Palaye Royale: Six things you need to know

Palaye Royale
(Image credit: Sumerian Records)

Palaye Royale have rock’n’roll in their blood. The three Canadian brothers – vocalist Remington Leith, guitarist Sebastian Danzig and drummer Emerson Barrett – grew up on a healthy diet of the Rolling Stones, The Who and Led Zeppelin, thanks to their mother who was an 80s rock photographer. 

Palaye Royale have blended that love for thundering 70s music with bombastic electro rock, gluing it together with sticky New York Dolls swagger and the romantic flair and pomp of My Chemical Romance. Their recent album The Bastards is a consideration of life’s grittier experience, told through an explosion of glitter and glam.

Paul Weller basically kick-started their career. 

True story. Without the Modfather there might never have been Palaye Royale. During her music photographer days, the band’s mother struck up a “lifelong friendship” with Weller, which led to a life-changing encounter. 

“We went to a concert in LA and we got to meet him backstage,” Remington recalls. “He said to my mom: ‘If you’re serious about the boys having a career in music, you’ll let them drop out of school and figure it out.’ After that my mom was like: ‘It’s your life. You do what you want’.” 

They’re proof that vision and balls are all you really need

When they packed in education to pursue music, Sebastian was 16, Remington 14, and Emerson just 12, and Remington admits they had no plan whatsoever. “I never had an aspiration to be anything else other than just to play music forever,” he says. “It was the world’s biggest risk, but somehow we made it out okay. We’ve always been inspired by that punk mentality of the Sex Pistols and even The Libertines. By that ‘Fuck it, I’ll do it my way and if you don’t like it, fuck you too.’” 

They honed their craft in the City Of Sin

The brothers spent their formative years under the neon lights of decadent Las Vegas, an upbringing that Remington acknowledges was unusual, but it sculpted them into the flamboyant, “fashion-art rock” band they are today. “I was constantly around drunk, crazy people my entire childhood,” he says. “Everything is so over-the-top in Vegas. Just being around the theatrics of it all bled into our sound and our look.”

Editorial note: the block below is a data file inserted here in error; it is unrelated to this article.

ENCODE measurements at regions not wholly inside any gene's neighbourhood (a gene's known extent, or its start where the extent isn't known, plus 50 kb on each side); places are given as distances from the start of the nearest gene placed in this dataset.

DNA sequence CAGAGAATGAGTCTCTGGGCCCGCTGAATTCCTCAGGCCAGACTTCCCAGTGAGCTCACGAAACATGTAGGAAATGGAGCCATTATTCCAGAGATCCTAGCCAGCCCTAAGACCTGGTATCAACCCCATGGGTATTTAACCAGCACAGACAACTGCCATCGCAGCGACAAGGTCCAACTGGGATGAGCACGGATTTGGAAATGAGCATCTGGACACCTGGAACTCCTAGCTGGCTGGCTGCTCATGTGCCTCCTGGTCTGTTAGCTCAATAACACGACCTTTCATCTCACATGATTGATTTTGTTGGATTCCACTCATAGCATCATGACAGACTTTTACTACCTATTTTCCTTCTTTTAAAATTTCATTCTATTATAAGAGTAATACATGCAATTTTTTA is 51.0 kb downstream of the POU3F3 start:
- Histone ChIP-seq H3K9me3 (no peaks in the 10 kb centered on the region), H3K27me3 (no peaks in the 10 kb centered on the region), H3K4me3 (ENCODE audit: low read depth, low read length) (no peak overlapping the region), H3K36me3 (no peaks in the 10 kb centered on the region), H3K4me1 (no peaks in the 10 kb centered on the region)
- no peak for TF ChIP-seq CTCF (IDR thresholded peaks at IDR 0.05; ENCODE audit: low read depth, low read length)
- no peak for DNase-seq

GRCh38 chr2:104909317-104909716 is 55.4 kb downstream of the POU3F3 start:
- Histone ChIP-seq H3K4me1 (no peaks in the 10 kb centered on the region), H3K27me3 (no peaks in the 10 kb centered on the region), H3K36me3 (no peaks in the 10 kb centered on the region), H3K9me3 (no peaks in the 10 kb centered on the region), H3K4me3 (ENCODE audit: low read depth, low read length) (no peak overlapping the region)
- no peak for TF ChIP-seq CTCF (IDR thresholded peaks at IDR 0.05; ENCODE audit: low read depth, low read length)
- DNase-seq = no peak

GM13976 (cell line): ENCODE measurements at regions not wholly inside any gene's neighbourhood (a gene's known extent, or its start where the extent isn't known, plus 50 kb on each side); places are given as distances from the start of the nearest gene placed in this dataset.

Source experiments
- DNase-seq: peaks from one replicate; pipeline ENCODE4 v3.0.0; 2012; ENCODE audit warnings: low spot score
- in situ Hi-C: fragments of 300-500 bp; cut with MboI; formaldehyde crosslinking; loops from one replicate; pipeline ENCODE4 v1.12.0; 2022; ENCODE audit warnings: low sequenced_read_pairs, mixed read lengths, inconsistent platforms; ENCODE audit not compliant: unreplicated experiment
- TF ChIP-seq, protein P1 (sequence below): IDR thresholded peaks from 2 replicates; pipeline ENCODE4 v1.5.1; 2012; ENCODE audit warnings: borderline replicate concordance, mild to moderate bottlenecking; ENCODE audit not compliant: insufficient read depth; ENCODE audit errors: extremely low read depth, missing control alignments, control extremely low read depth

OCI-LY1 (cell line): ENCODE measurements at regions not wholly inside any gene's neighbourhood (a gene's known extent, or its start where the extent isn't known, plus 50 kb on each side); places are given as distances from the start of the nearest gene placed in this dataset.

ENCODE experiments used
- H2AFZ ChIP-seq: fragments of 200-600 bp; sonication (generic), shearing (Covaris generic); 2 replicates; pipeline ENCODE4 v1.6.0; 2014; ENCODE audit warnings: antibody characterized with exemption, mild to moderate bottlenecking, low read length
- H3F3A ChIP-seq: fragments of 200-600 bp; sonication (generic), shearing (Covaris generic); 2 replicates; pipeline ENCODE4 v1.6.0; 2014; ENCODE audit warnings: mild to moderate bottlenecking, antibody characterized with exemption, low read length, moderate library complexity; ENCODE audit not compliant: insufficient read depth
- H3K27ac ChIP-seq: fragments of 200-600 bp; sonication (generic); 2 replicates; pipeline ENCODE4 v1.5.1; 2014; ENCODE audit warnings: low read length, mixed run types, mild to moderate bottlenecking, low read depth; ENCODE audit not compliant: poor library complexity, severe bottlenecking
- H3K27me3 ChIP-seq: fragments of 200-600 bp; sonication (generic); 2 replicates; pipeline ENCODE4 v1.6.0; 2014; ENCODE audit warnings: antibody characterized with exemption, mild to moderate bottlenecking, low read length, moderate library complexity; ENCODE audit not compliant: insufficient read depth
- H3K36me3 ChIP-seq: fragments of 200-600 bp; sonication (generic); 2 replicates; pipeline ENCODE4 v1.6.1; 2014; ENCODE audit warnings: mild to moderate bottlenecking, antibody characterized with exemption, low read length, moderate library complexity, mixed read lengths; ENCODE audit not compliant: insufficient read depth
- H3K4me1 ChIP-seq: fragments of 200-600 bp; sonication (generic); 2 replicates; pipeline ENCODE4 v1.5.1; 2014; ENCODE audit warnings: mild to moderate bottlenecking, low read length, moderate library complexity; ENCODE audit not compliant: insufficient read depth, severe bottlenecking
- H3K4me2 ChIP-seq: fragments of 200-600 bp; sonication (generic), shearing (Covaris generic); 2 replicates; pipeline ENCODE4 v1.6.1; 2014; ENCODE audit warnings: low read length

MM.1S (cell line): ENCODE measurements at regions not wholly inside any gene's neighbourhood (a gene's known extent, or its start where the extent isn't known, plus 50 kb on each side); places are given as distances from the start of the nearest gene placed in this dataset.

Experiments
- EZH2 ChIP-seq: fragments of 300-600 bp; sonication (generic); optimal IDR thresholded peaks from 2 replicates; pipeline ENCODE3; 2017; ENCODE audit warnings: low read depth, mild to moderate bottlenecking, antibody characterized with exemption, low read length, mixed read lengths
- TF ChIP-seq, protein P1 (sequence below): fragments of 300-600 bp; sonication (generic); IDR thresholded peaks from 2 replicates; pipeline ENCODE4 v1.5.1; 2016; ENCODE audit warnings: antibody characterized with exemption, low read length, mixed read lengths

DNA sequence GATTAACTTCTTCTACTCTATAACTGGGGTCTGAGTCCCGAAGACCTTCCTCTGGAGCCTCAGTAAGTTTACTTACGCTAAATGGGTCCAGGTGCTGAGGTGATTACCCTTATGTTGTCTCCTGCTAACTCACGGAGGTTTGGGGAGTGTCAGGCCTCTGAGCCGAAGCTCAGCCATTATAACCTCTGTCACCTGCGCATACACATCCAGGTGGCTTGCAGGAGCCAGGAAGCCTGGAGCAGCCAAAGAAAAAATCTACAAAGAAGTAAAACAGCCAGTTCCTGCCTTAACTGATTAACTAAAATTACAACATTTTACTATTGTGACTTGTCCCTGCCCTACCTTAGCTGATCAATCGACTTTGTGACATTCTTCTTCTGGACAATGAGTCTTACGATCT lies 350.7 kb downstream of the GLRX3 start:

Their live shows have earned them quite a reputation

Anyone who has witnessed a Palaye Royale show will be accustomed to seeing Remington’s Iggy Pop-like bare-chested frame dangling, Cirque du Soleil-style, from the rafters and diving off balconies. But his adrenaline-rush shenanigans don’t always go down well with venues. “We’d be at sound-check, the shows would be sold out, and they’d say: ‘No, we’re cancelling the show,’” he says. 

On the band’s UK tour back in February, in the end only three out of five gigs went ahead. The band are unimpressed. “I get safety first, but at the end of the day I’m trying to put on a good show!” Remington protests. “They didn’t believe me. Probably for good reasons, because I don’t think I would have listened. I was like: ‘Is this not the birth of the Sex Pistols and fucking punk rock?” 

There’s a darkness behind the glitz

Third and latest album The Bastards is their most personal record by far, touching on mental health issues, gun control and grief. “The themes were a little darker for this last record,” says Remington. “It was the first time we were really honest. As kids we were all physically and mentally abused a lot. Coping with that into your adulthood still has a pull on you. We wanted to write honest songs that help people.” 

They’ve learned how to handle hostile audiences

Palaye Royale’s 2019 tour with post-hardcore innovators Enter Shikari was a baptism of fire that they won’t repeat in a hurry. They were greeted by apathetic, jeering audiences every night, and when one audience member made his feelings known during their gig in Southend it led to a well-publicised band/punter confrontation. 

“Enter Shikari fans aren’t used to some dude coming out in latex pants and make-up. They didn’t gravitate towards it,” Remington says with a shrug. “You can be the ripest peach in the world, but some people just fucking hate peaches.”

Dannii Leivers

Danniii Leivers writes for Classic Rock, Metal Hammer, Prog, The Guardian, NME, Alternative Press, Rock Sound, The Line Of Best Fit and more. She loves the 90s, and is happy where the sea is bluest.